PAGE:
FBI and NYPD to unite in battle against anti-Semitic crimes in New York City
FBI director Chris Wray (Screenshot)

With federal agents investigating more than two dozen anti-Semitic hate crime cases across New York City, they have opted to join forces with the New York Police Department (NYPD).

According to The Wall Street Journal, officials with the Federal Bureau of Investigation (FBI) have noted that the bureau's agents "discussed anti-Semitic crimes with Jewish groups and held meetings and conference calls with community leaders in May as more than two dozen crimes with anti-Semitic motivations were reported to the NYPD."

The bureau is also hoping to bring forth public-relations strategies designed to encourage victims to report hate crimes to New York law enforcement authorities. Campaigns are also expected to be more diversified as they will feature a variation of "languages including Yiddish, Hebrew, and Mandarin."

The push for change comes as the New York Police Department has seen a dramatic increase in hate crime cases over the last several months. According to the publication, the law enforcement agency has "recorded 226 hate crimes in the city from Jan. 1 through May 23, a 93% increase from 117 reported during the same period last year." The NYPD has also reported a total of 89 arrests since Jan. 1 of this year.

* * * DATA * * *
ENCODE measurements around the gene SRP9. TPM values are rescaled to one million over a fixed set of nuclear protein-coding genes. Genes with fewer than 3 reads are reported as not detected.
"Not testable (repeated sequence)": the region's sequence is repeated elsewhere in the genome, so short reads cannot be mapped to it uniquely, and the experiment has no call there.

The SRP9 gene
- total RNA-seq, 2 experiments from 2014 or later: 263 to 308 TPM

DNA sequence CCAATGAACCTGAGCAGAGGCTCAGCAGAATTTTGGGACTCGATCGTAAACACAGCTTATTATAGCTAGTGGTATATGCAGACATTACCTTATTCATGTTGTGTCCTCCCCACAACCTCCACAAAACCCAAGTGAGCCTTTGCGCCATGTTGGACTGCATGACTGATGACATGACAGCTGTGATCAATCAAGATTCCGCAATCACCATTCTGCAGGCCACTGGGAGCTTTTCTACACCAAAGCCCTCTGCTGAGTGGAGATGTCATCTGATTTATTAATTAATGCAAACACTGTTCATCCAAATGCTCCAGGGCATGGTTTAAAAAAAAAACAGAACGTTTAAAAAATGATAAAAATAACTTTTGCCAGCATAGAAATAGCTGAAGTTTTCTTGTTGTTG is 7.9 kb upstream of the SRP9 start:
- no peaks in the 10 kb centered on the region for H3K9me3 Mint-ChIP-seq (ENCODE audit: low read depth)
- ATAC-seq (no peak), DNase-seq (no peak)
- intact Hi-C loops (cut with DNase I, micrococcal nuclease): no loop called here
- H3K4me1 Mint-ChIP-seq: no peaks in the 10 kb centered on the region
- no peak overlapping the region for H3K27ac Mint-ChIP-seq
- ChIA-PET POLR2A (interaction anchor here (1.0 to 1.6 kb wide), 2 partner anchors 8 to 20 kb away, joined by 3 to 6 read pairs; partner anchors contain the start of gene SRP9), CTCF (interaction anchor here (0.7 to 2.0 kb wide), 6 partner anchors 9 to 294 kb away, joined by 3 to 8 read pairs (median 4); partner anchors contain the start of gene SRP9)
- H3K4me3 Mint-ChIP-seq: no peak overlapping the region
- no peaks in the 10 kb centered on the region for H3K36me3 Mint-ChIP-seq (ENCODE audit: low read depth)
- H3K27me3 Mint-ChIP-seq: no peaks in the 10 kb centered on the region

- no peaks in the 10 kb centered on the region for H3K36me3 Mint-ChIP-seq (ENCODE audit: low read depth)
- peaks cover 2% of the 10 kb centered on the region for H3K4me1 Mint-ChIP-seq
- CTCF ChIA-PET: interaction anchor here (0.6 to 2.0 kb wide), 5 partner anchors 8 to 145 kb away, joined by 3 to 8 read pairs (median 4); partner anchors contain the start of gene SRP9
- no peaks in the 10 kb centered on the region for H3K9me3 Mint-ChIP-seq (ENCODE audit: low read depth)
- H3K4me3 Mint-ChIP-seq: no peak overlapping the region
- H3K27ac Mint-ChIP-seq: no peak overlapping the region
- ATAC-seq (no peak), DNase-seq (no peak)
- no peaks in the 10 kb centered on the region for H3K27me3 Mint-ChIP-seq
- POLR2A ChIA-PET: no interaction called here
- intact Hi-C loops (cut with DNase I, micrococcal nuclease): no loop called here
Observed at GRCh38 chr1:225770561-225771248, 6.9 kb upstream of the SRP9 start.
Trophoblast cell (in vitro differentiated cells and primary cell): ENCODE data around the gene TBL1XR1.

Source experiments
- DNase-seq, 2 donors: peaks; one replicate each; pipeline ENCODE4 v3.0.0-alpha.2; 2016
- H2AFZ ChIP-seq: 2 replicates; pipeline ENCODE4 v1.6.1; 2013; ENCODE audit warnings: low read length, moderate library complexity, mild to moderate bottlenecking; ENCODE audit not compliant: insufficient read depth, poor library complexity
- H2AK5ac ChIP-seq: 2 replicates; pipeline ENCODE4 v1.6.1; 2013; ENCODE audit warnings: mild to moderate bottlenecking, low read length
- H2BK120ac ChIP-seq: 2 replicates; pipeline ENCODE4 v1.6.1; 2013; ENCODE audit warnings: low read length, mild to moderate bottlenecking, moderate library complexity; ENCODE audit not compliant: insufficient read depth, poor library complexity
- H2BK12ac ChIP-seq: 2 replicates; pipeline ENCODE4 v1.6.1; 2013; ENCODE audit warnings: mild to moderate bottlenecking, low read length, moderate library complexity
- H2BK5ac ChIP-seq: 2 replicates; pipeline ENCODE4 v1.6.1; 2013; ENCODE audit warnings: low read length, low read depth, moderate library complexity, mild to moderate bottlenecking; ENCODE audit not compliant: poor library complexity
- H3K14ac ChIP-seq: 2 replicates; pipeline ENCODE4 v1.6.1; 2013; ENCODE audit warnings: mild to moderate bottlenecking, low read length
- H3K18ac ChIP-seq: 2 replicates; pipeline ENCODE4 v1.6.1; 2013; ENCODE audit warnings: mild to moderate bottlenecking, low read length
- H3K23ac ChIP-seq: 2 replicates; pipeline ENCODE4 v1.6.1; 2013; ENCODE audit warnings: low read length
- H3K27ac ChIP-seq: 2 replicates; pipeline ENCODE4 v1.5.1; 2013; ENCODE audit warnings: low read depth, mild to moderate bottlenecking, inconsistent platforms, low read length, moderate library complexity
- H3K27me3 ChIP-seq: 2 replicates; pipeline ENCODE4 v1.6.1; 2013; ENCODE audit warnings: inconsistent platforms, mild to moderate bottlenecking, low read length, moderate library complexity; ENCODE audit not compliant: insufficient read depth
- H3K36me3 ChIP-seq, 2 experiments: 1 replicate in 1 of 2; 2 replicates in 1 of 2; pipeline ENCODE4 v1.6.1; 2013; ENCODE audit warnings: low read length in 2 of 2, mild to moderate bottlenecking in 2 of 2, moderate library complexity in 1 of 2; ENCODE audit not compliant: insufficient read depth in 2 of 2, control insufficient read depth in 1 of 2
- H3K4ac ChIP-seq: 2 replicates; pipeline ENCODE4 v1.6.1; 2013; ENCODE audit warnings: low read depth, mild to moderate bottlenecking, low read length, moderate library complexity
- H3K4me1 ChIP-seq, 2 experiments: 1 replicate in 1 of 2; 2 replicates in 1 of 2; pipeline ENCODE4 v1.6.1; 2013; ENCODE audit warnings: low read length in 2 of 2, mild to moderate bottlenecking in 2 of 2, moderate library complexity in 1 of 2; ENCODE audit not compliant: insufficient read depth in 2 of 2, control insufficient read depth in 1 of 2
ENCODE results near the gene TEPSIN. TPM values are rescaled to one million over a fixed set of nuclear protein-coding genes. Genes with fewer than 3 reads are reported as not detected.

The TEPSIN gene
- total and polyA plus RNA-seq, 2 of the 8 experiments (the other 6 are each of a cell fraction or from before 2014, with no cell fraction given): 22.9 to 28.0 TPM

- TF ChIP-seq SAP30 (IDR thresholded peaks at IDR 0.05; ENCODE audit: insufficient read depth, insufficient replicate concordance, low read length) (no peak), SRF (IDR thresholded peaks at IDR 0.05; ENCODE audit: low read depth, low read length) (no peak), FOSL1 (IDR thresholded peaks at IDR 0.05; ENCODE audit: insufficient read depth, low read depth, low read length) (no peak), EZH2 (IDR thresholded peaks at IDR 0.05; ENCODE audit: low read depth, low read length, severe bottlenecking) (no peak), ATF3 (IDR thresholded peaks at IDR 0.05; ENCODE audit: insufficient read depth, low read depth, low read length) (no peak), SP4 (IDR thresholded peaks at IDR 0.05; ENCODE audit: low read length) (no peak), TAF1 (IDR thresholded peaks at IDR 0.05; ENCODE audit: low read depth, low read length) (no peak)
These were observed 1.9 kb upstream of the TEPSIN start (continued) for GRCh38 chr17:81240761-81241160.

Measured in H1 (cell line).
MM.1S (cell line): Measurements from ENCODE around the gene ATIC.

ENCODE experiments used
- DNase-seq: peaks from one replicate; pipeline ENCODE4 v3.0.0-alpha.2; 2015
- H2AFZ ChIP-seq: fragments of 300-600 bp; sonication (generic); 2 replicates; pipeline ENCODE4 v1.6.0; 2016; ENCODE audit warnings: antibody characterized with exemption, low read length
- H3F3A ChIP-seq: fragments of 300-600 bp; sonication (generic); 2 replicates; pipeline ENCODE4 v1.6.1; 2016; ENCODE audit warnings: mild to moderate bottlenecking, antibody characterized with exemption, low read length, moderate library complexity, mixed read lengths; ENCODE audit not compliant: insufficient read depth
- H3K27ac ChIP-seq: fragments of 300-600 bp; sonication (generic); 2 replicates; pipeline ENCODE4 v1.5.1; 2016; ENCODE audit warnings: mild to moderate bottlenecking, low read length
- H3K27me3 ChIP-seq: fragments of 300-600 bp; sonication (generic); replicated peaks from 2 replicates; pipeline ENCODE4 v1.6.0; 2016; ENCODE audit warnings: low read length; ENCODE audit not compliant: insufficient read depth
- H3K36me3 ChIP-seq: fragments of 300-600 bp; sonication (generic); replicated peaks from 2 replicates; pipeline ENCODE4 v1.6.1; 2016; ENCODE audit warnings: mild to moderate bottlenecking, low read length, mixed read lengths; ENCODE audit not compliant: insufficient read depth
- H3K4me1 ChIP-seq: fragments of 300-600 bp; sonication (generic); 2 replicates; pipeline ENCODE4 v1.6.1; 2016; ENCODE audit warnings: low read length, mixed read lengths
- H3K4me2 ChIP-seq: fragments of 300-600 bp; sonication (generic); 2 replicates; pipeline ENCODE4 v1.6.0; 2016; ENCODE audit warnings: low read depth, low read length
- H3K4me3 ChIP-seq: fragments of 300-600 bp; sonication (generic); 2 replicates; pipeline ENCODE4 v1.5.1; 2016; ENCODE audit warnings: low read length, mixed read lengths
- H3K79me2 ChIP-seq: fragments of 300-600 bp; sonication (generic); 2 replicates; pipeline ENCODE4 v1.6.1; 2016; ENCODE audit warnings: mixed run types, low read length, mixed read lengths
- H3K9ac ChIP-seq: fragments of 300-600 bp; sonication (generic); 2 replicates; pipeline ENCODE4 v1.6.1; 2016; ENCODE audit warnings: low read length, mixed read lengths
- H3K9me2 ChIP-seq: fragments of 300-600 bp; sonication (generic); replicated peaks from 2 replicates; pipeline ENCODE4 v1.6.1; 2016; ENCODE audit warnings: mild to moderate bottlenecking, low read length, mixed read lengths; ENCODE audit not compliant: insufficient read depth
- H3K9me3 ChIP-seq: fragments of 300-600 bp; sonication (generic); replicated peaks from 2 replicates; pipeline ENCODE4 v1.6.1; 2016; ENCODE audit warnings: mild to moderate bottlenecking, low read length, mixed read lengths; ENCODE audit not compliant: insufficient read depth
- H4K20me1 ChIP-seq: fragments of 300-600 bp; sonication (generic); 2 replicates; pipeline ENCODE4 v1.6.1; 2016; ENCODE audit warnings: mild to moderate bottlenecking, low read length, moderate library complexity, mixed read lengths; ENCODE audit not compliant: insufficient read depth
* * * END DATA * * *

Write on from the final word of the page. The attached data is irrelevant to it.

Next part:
Since many hate crime incidents go unreported, police officials have noted that there is a strong possibility that the actual number of cases could be significantly higher.

Jonathan Greenblatt, chief executive of the Anti-Defamation League, expressed concern about the uptick in anti-Semitic cases signals another problem: extremists are rapidly becoming more unapologetically "emboldened."

Greenblatt said, "We're living in a moment where extremists feel emboldened."